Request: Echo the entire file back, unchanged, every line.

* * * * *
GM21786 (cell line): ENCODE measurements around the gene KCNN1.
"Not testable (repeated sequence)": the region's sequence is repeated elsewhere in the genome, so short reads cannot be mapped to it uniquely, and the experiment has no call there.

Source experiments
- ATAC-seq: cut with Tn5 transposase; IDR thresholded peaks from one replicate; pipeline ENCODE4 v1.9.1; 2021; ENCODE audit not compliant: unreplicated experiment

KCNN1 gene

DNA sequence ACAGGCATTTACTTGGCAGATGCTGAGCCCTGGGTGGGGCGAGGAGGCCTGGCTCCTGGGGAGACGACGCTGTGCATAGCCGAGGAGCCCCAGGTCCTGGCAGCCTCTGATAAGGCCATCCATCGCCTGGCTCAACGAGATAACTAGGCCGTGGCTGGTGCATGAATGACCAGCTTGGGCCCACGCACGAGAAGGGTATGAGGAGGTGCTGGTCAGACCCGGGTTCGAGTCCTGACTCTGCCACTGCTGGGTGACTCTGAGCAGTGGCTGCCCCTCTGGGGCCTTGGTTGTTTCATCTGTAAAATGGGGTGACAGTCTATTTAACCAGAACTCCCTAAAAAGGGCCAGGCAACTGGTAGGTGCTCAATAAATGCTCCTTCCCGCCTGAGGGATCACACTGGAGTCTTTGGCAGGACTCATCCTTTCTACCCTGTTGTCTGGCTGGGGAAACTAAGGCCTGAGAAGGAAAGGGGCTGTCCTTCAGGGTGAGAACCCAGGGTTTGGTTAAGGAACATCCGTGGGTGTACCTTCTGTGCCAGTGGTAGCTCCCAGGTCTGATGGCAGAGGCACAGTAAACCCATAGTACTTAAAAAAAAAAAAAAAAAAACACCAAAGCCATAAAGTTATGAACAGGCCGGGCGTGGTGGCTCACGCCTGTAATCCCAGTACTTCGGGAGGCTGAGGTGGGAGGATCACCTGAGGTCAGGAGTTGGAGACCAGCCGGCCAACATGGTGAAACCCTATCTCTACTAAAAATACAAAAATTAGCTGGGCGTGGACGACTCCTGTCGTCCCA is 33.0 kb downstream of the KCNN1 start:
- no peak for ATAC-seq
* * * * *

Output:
GM21786 (cell line): ENCODE measurements around the gene KCNN1.
"Not testable (repeated sequence)": the region's sequence is repeated elsewhere in the genome, so short reads cannot be mapped to it uniquely, and the experiment has no call there.

Source experiments
- ATAC-seq: cut with Tn5 transposase; IDR thresholded peaks from one replicate; pipeline ENCODE4 v1.9.1; 2021; ENCODE audit not compliant: unreplicated experiment

KCNN1 gene

DNA sequence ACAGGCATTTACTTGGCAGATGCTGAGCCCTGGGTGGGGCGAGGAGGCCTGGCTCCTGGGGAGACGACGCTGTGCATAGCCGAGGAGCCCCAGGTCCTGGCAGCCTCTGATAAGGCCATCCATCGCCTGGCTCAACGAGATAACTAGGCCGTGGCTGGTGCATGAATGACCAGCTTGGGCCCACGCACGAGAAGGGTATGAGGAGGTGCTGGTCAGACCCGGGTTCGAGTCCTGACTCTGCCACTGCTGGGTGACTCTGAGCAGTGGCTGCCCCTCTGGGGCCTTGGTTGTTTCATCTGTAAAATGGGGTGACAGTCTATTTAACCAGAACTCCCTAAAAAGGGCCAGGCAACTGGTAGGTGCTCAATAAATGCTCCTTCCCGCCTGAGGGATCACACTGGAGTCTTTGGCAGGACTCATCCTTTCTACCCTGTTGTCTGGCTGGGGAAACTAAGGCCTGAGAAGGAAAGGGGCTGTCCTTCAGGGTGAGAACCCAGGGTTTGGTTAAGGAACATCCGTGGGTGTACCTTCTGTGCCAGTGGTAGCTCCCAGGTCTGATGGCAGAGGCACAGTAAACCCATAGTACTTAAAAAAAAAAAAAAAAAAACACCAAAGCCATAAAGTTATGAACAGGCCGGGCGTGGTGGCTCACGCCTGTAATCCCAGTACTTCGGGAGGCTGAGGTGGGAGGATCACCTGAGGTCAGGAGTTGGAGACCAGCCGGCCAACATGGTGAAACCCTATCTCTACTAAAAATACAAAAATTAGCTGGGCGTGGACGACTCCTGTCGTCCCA is 33.0 kb downstream of the KCNN1 start:
- no peak for ATAC-seq